Ministers are thinking about overhauling the Public Finance Act, one of New Zealand’s most important pieces of legislation.
This dry-titled piece of legislation sets the rules for how the Crown spends its money - about $160 billion a year or 40 per cent of GDP.
Documents released to the Herald under the Official Information Act show Finance Minister Grant Robertson greenlit a review of the PFA this year, looking at ways to make sure the public sector better matched spending decisions to actual outcomes, improved transparency of where money was going, and took account of te ao Māori viewpoints.
Robertson told the Herald that since he became the minister he had been “working on ways to modernise the public finance system and make it more responsive to the complex challenges that we face”.
But National’s finance spokeswoman Nicola Willis said it “shouldn’t require mandatory requirements in the Public Finance Act for a government to demonstrate how it’s been contributing to outcomes”.
While she thought the current government should have done more to link spending with outcomes she was “sympathetic to the ongoing and escalating concerns from the Auditor-General about the inadequacy of the reporting on large amounts of Government spending”.
“Certainly this is an area where we think there’s a case for reform,” she said.
The PFA, as it is known, sits at the heart of some of the most important decisions that are made in Wellington.
It sets the rules for how the Government spends money, tries to enforce accountability on ministers for their spending, and makes sure the Government has an eye to keeping debt low and ensuring what it spends generally does not exceed its revenue.
It has done these jobs extraordinarily well. It cleaned up the fiscal mess of the 1980s and ushered New Zealand’s broken public finances into an age of fiscal responsibility. New Zealand now has some of the lowest public debt in the developed world.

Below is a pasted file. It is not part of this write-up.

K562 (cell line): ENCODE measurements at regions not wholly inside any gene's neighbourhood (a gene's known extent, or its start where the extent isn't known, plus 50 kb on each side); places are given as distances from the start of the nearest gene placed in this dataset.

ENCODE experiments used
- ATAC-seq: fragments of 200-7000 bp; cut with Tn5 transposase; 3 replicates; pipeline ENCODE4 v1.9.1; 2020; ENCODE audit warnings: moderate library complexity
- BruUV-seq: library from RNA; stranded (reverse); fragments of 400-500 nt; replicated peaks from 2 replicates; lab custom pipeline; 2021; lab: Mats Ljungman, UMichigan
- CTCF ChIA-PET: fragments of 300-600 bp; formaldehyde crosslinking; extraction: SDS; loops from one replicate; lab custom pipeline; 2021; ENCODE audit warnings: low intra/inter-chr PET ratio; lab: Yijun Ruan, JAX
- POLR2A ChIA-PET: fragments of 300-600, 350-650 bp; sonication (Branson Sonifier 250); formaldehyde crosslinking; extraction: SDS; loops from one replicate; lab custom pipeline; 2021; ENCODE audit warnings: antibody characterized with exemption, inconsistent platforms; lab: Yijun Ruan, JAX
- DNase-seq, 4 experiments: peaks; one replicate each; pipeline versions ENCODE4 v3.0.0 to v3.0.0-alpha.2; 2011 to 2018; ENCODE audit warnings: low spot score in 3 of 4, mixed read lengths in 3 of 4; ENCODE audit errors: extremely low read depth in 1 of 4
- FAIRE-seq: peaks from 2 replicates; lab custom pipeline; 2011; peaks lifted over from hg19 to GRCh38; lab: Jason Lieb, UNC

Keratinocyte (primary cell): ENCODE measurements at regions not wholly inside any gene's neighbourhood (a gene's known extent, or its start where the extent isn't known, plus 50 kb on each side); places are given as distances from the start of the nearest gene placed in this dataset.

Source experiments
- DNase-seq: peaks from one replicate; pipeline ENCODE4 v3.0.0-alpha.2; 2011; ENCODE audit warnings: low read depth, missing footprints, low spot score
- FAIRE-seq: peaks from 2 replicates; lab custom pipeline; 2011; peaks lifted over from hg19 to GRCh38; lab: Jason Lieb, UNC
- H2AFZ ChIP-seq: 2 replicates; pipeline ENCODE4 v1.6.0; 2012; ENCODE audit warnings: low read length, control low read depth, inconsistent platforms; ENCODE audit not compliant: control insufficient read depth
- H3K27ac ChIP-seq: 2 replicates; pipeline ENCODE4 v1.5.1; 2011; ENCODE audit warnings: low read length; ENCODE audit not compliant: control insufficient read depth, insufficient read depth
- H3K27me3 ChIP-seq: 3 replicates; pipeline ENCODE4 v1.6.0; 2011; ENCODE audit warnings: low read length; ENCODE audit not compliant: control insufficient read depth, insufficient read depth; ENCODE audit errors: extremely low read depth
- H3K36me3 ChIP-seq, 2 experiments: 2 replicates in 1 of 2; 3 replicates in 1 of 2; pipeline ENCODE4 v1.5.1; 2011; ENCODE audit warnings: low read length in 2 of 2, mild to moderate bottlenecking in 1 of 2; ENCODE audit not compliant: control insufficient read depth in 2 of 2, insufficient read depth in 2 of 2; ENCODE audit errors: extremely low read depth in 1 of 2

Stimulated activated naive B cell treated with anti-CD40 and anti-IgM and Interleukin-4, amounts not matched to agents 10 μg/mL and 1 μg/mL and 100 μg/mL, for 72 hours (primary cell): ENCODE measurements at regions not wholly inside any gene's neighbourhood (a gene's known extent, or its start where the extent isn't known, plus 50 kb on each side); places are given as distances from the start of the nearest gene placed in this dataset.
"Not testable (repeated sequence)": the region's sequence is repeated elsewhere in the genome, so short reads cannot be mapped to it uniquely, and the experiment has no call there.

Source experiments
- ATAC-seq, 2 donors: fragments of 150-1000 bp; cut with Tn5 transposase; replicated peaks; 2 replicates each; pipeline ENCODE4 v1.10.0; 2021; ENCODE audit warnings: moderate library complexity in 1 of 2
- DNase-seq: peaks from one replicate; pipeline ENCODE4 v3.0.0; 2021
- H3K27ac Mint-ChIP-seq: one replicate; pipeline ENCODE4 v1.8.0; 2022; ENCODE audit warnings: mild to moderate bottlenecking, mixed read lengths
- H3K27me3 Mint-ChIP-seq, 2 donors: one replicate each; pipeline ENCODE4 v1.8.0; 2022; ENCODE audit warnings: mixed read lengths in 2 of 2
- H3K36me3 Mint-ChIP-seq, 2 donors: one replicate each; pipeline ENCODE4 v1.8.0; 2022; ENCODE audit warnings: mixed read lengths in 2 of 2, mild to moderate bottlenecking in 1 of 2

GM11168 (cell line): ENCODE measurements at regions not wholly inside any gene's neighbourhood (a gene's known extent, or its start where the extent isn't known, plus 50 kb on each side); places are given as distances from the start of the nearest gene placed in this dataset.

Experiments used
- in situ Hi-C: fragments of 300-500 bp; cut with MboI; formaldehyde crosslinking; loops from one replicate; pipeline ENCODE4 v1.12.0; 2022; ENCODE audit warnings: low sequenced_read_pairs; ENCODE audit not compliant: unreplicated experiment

Officials in the briefing released to the Herald put it like this: “The public finance system’s overall story is one of comparative success. The reforms of the 1980s and early 1990s corrected an unsustainable fiscal position, and resilient public finances have since been maintained. We rank highly among advanced economies in indexes of trust in public services, perceptions of corruption and ease of doing business.”
But things are not perfect. The Auditor-General and the Parliamentary Commissioner for the Environment warned in a series of letters and reports that the PFA isn’t doing what it should be to link spending decisions with actual outcomes.
Last November, Auditor-General John Ryan wrote to Speaker Adrian Rurawhe in his capacity as chairman of the Officers of Parliament Committee recommending legislative changes to the PFA to improve accountability.
Ryan said he shared the concerns of some MPs about the “lack of transparency and accountability over the spending of public money on new initiatives”.
He said the reporting on new spending initiatives was not “currently adequate in providing Parliament and the public with the information needed to hold the Government to account for the spending of public money” - although the Government had voluntarily been boosting the detail of its reporting.
“In my view, enhanced reporting is needed more generally about government spending and what is being achieved with that spending. Parliament and the public need better visibility of the outcomes that the Government is seeking to achieve and the progress it is making,” Ryan wrote.